The Motley Fool Discussion Boards
Health & Fitness / Low Carb Way of Life
|Subject: Made My Own Greek Yogurt||Date: 9/26/2012 8:15 AM|
|Author: inparadise||Number: 29903 of 30835|
I have a very simple yogurt cheese maker that has frankly been sitting in my cabinet unused for years. I'm not a huge fan of yogurt cheese, though I may start trying some cheesecake recipes with it again. IIRC, it cost me about $5, and was similar to this: http://www.fantes.com/manuals/mikes-yogurt-cheese-maker-funn... There are more expensive models out there.
I much prefer greek yogurt to regular yogurt, and it is lower in carbs as well. I'm less thrilled about the high price of it though. I also would like more options in terms of fat content, as the marketers seem to think that if you eat yogurt you must be trying to avoid fat. So I picked up a quart of "european style" yogurt from Trader Joes, a yogurt that supposedly is a bit thicker than regular yogurt already, for $2.99. Their same size of greek yogurt is $4.99
I simply put the yogurt in the funnel and let the whey drip out. I processed the quart in two batches, due to the size limitation of my yogurt cheese maker. My time involvement was minimal at best. After draining to an approximate greek yogurt texture, I weighed what was left of the solids, and found that I now had 22oz instead of the original 32 oz. No doubt some of what was lost was solids that got left behind on the funnel and on other tools, but about a third of the volume was drainage. A quick calculation showed that I saved only about $0.02/oz doing this myself, if I ignored my limited amount of time spent making it. So compared to a 320z greek yogurt at $4.99, I would spend $0.64 less per container. Our family consumes 2-3 quarts per week, and while the savings is not huge, it adds up.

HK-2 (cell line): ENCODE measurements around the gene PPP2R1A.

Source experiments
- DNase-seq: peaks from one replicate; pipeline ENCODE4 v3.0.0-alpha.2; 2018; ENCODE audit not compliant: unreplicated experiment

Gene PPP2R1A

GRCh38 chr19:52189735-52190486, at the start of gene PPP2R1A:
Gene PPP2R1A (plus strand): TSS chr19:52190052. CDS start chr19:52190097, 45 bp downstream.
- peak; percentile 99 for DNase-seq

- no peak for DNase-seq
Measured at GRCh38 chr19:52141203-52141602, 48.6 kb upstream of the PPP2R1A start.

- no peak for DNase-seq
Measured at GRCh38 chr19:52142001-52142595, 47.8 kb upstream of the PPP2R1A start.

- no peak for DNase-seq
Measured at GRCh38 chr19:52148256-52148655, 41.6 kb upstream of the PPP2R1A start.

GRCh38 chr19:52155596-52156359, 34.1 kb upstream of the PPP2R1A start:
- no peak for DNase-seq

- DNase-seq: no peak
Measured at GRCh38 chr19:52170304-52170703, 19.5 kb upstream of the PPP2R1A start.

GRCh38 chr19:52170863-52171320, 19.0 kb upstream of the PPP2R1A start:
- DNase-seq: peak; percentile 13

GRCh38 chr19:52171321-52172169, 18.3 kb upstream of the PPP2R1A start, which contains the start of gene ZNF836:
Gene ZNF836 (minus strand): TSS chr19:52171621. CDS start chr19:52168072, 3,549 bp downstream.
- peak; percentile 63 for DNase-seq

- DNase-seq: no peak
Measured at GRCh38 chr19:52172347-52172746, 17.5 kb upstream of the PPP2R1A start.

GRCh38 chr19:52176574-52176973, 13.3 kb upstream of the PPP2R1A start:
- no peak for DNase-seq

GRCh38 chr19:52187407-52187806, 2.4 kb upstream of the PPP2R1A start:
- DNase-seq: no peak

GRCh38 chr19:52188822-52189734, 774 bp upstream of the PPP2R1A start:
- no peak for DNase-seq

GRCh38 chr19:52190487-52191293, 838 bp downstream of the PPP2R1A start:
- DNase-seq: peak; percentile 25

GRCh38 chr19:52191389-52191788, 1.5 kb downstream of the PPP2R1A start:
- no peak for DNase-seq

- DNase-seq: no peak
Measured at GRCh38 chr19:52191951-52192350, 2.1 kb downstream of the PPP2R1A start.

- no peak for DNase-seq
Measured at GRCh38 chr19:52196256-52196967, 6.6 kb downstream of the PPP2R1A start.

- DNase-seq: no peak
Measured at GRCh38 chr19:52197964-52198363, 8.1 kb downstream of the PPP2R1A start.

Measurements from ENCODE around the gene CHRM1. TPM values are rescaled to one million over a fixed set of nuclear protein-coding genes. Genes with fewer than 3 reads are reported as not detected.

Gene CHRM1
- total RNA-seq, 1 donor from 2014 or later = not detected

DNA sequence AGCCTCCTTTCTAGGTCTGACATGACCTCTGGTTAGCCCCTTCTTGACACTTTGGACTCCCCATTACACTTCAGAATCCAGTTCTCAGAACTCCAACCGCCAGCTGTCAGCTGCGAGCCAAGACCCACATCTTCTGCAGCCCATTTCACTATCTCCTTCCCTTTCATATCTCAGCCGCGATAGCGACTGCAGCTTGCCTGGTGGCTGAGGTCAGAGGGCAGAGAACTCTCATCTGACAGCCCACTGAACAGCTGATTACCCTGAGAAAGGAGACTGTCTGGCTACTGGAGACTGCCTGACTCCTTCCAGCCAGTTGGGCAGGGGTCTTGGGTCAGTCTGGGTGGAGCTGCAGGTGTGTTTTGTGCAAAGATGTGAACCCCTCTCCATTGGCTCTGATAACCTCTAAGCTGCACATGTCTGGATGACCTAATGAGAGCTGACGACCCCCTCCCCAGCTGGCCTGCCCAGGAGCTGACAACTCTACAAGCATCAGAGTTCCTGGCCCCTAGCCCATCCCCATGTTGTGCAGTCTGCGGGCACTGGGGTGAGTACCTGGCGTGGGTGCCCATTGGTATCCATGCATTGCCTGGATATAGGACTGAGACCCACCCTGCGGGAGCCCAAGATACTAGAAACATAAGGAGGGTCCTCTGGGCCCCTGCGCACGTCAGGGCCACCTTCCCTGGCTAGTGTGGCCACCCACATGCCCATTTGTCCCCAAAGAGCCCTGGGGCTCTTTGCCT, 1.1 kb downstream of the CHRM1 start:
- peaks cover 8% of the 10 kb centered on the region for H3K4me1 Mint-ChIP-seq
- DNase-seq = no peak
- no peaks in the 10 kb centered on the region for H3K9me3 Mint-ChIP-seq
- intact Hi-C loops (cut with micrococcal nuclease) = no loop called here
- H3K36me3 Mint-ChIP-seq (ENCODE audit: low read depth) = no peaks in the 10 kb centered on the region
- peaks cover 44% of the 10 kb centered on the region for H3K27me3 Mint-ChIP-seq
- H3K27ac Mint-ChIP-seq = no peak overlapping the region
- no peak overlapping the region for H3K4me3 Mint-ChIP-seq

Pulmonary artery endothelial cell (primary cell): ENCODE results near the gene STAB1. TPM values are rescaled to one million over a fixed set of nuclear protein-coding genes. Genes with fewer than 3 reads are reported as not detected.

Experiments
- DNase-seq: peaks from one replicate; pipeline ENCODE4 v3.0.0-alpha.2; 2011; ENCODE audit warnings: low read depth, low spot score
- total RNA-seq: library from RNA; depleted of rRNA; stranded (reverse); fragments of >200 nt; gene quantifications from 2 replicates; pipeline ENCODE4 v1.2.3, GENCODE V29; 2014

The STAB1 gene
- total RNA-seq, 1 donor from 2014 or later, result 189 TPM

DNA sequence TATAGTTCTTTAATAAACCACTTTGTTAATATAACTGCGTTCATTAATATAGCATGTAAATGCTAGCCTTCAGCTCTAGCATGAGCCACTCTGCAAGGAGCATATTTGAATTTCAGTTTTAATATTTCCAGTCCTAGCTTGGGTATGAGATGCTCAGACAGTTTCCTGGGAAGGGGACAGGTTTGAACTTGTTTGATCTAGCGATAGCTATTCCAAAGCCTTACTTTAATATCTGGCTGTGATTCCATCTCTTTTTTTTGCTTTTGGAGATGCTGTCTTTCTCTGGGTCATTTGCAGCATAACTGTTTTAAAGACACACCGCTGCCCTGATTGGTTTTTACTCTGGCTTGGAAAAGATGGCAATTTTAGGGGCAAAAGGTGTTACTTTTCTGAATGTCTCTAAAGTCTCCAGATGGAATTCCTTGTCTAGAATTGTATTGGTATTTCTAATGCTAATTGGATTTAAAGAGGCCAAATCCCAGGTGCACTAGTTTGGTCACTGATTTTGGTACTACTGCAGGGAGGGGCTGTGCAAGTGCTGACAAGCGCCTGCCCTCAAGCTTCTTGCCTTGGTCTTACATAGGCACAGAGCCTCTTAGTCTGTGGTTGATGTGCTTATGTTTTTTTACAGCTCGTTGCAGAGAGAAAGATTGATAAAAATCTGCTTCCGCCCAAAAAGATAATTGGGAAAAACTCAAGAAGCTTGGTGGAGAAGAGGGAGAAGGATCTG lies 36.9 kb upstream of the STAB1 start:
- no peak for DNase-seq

More important than this small savings is that I can now control how much whey I leave in, though of course draining more whey will increase the price per ounce. I can control the fat content, raising it easily if so desired. I had previously used fat free greek yogurt to make onion dip for my son, who did not even notice the lack of sour cream, though I confess I did. I would imagine it would be even better with whole fat greek yogurt.
just reaching the bottom of her homemade greek yogurt with walnuts, chia, pomegranate SF syrup and pomegranate seeds
|Copyright 1996-2015 trademark and the "Fool" logo is a trademark of The Motley Fool, Inc. Contact Us|